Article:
What is Dry Needling?
Dry Needling is a specific treatment technique used on muscle trigger points that are creating pain and discomfort. The treatment uses a thin, sterile, solid filament needle inserted into the skin to stimulate the underlying myofascial trigger points. The procedure is called Dry Needling because no liquid or medication is injected into the patient.
A muscle trigger point is a highly localized, hyper-irritable spot in a palpable, taut band of skeletal muscle fibers. Located throughout the body, trigger points have been shown to be the primary source of pain in as many as 85 percent of pain-related visits to primary care doctors.
They develop for a variety of reasons, including referred or local pain, inflammation, and tissue injury.
How It Works?
When the muscle is stimulated with the needle, a twitch or rapid depolarization of the fibers takes place. This removes the compression on the joint, nerve, or vascular tissue. As a result, the muscle activity reduces dramatically, allowing it to relax and the pain and dysfunction to decrease.
Occasionally, when the needle is inserted a patient will feel “referred pain.” This is usually a positive sign confirming the trigger point as the cause of the patient’s pain.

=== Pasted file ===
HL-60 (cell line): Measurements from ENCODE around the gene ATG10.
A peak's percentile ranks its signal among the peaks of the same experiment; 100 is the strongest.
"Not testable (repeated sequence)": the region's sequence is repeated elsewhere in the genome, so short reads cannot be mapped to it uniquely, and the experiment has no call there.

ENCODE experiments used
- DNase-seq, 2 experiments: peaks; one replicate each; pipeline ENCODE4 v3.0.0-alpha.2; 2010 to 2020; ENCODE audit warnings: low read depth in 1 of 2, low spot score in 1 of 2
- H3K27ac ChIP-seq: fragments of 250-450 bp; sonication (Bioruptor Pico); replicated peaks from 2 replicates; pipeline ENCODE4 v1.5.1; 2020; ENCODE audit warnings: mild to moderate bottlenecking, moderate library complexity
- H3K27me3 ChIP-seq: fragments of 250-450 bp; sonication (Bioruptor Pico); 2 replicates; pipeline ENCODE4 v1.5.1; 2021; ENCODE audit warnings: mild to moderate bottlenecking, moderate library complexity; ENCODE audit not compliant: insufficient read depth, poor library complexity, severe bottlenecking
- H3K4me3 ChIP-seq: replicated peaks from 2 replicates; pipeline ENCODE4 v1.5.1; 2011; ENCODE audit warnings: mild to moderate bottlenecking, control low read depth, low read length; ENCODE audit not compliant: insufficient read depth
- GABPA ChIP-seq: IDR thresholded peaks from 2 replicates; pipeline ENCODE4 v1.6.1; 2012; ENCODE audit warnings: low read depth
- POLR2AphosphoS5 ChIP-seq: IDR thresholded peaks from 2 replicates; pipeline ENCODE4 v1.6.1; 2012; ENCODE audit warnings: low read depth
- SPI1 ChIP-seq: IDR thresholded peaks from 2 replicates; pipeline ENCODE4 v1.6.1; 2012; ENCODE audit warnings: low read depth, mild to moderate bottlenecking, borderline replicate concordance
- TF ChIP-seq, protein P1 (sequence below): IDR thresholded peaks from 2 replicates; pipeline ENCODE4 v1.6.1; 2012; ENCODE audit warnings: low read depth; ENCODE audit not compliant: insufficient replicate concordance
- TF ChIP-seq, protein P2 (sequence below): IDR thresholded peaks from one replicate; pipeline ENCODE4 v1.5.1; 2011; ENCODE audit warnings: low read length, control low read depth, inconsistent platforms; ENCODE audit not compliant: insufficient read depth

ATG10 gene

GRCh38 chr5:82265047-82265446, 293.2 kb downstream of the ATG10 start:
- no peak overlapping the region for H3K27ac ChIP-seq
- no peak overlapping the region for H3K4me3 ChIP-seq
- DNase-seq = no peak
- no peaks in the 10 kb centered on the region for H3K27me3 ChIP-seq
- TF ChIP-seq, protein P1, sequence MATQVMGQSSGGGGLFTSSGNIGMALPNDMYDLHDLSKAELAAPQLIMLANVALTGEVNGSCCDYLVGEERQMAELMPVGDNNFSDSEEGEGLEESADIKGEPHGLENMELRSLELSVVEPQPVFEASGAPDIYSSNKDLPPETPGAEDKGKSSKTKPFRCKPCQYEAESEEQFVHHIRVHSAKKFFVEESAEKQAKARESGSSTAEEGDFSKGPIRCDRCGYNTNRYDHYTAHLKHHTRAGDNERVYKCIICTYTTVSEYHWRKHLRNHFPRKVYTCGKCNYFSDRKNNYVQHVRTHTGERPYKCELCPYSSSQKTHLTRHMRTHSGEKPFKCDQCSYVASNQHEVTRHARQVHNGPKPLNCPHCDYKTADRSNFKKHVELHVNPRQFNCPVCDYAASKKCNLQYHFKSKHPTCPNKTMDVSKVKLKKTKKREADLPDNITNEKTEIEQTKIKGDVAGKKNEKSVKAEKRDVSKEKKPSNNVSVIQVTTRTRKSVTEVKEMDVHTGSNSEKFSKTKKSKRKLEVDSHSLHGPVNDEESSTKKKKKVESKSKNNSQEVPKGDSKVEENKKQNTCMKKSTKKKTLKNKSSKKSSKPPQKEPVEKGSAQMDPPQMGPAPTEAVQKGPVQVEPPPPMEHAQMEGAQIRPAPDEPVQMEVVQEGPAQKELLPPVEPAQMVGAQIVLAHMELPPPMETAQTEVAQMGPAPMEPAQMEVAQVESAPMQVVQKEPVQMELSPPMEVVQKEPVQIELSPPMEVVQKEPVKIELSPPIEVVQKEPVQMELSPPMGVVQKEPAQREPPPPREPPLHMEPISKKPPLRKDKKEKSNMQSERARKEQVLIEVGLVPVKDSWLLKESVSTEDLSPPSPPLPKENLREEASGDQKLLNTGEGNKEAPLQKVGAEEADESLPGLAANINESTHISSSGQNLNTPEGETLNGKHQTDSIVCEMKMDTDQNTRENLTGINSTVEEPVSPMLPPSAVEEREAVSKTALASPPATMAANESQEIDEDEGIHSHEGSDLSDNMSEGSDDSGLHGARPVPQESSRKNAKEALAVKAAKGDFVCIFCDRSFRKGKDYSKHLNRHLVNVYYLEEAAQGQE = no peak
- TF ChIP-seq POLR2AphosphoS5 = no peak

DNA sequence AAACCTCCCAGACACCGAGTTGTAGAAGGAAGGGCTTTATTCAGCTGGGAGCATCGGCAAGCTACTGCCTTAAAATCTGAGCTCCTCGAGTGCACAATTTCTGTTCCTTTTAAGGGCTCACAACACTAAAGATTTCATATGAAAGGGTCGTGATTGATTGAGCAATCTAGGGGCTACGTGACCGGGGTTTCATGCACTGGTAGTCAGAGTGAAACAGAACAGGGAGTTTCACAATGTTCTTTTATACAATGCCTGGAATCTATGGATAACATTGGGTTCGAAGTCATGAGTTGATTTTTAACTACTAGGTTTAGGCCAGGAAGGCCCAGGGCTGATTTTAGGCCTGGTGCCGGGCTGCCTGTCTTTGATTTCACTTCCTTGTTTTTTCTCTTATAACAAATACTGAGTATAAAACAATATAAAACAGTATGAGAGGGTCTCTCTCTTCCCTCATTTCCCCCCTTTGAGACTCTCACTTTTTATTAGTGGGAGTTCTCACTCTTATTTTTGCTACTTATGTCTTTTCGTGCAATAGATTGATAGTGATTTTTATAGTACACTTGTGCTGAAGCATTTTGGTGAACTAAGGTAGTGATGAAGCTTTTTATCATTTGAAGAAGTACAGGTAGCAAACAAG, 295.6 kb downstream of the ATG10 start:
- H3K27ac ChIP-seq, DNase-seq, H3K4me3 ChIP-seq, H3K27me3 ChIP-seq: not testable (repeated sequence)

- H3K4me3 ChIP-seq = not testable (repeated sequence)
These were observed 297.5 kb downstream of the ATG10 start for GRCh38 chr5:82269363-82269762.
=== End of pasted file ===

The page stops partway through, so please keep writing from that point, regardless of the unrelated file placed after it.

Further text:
There are a number of theories that believe Dry Needling also stimulates the release of the body’s endogenous opiates, initiating a new healing process.
Is It Similar To Acupuncture?
While Dry Needling uses the same tool as acupuncture, the theory behind it is different. Acupuncture follows Eastern Medicine’s key principles of holistic treatment and normalizing the body’s energy imbalance.
Dry Needling is based on Western Medicine’s scientific, tested practices to restore normal muscle function.
Dry Needling Vs. Trigger Point Injection
Unlike Trigger Point Injection, Dry Needling does not deliver any medications. Therefore, the treatments can be done more frequently with no adverse side effects.
Traditional trigger point injections use a hollow, hypodermic needle to inject substances such as saline, Botox or corticosteroids. When the two treatments are compared, the literature reports numerous randomized clinical trials and one systematic review, where no difference was found between injections of different substances and dry needling in the treatment of muscle trigger point symptoms. The theory suggests that the “needling effect” is the most important part of the process rather than the chemicals injected. This does not mean that certain patients will not have greater indications or benefits with injections rather than Dry Needling and vice-versa.